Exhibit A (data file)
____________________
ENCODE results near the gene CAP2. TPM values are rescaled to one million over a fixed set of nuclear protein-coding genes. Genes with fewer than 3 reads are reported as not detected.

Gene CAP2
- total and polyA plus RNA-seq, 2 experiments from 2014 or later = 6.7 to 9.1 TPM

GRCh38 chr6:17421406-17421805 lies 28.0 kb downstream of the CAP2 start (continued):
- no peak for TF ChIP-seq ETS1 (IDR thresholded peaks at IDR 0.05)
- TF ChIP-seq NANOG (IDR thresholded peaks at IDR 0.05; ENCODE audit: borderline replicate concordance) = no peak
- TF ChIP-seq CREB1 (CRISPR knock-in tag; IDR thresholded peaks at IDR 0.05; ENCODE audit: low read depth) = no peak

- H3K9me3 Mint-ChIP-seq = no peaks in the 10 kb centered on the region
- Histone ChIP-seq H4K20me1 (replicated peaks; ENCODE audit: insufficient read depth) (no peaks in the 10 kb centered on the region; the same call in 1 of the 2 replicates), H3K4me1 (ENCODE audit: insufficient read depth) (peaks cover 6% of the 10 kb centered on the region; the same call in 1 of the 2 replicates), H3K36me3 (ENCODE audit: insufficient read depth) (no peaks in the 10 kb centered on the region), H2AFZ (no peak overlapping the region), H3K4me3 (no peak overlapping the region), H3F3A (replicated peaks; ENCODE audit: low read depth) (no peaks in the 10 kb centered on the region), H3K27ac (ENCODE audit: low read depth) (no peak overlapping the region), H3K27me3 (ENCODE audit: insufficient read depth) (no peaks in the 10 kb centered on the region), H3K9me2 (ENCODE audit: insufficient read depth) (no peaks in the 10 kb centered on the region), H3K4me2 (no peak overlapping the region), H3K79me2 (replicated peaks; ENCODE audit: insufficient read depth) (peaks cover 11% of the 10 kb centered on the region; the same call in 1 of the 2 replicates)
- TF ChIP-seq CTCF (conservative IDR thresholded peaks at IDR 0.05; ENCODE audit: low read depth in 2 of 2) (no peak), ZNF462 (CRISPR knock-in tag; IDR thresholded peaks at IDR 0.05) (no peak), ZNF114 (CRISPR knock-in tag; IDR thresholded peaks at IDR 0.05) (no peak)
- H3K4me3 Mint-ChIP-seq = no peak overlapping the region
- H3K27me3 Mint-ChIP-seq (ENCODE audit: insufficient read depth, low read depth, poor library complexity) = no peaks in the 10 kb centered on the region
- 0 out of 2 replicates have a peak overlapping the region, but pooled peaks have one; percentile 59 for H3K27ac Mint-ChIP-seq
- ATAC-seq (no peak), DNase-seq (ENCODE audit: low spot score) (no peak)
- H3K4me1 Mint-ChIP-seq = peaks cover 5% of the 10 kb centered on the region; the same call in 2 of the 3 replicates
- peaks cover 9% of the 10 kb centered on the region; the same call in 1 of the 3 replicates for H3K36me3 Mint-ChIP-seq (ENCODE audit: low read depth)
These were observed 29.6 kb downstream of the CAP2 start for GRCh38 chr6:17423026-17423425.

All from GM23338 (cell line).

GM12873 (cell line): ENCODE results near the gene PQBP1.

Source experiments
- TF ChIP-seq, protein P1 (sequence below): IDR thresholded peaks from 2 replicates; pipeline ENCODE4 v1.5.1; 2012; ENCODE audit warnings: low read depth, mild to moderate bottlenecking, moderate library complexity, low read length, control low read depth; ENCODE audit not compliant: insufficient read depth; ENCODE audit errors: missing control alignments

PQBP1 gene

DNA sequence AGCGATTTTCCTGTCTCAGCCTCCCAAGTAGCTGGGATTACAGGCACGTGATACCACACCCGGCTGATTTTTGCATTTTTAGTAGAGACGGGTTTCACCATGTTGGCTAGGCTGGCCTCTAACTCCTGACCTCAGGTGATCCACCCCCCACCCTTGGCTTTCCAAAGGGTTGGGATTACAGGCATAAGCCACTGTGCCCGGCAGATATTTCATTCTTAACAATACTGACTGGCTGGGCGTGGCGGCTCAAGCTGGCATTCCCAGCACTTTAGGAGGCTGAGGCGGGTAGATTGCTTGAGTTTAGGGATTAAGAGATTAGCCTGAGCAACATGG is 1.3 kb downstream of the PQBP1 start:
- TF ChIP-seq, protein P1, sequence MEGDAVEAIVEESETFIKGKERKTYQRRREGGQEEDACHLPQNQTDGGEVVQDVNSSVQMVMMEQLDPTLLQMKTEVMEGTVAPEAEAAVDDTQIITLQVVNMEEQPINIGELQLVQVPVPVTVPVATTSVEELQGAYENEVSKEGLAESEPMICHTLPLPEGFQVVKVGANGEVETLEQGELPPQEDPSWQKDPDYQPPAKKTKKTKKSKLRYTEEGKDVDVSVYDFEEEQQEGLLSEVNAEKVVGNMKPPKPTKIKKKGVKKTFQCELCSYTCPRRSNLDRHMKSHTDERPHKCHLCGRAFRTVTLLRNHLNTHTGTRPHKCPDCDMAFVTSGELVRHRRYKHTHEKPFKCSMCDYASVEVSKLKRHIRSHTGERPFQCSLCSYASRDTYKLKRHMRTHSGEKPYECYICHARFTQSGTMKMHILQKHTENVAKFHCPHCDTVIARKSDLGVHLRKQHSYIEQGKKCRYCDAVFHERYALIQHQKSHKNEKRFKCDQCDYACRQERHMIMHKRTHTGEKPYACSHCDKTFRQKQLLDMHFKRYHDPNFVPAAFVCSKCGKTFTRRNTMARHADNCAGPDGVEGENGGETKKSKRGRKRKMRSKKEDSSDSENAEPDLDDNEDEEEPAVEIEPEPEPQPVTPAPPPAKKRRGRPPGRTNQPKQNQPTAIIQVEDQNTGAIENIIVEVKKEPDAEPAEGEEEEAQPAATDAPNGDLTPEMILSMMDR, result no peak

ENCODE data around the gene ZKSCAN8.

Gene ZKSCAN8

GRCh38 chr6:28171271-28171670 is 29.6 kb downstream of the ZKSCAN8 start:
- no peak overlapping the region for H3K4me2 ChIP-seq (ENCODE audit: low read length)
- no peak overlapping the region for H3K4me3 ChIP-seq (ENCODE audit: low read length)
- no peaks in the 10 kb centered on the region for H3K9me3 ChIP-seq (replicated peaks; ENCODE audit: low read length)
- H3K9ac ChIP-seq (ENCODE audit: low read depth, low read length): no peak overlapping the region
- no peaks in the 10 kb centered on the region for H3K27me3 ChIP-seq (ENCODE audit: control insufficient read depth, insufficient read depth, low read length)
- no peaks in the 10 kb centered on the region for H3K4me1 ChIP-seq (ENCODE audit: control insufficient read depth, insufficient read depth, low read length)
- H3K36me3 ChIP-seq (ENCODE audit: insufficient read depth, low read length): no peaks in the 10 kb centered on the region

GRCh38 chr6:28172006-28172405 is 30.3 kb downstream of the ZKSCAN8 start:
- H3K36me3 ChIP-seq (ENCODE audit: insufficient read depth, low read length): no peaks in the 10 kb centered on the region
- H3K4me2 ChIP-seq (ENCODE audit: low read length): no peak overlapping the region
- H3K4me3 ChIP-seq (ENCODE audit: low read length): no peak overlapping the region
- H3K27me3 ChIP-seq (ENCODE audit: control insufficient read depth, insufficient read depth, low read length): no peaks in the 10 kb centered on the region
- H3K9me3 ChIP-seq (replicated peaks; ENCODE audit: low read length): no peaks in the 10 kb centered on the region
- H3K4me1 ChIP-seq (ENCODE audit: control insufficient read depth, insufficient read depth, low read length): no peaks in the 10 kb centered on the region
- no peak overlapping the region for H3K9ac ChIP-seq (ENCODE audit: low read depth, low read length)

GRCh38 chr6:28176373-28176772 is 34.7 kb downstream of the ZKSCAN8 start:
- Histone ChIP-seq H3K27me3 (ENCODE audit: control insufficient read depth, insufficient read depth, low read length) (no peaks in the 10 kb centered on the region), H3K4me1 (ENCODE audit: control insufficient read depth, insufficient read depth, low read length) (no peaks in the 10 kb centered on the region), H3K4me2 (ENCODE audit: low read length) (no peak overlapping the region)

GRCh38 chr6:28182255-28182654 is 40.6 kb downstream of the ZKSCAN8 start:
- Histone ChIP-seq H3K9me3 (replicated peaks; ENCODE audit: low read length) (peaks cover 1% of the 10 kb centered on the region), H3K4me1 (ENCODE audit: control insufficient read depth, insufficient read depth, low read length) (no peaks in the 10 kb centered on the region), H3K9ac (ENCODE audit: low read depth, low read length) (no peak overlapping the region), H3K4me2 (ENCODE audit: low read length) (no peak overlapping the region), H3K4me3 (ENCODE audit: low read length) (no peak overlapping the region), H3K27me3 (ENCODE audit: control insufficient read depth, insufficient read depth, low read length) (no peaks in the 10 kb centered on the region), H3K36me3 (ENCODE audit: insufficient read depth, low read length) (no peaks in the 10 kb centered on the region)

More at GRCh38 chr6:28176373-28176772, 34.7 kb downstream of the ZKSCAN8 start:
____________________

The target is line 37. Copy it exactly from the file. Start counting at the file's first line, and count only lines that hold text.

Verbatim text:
- H3K4me2 ChIP-seq (ENCODE audit: low read length): no peak overlapping the region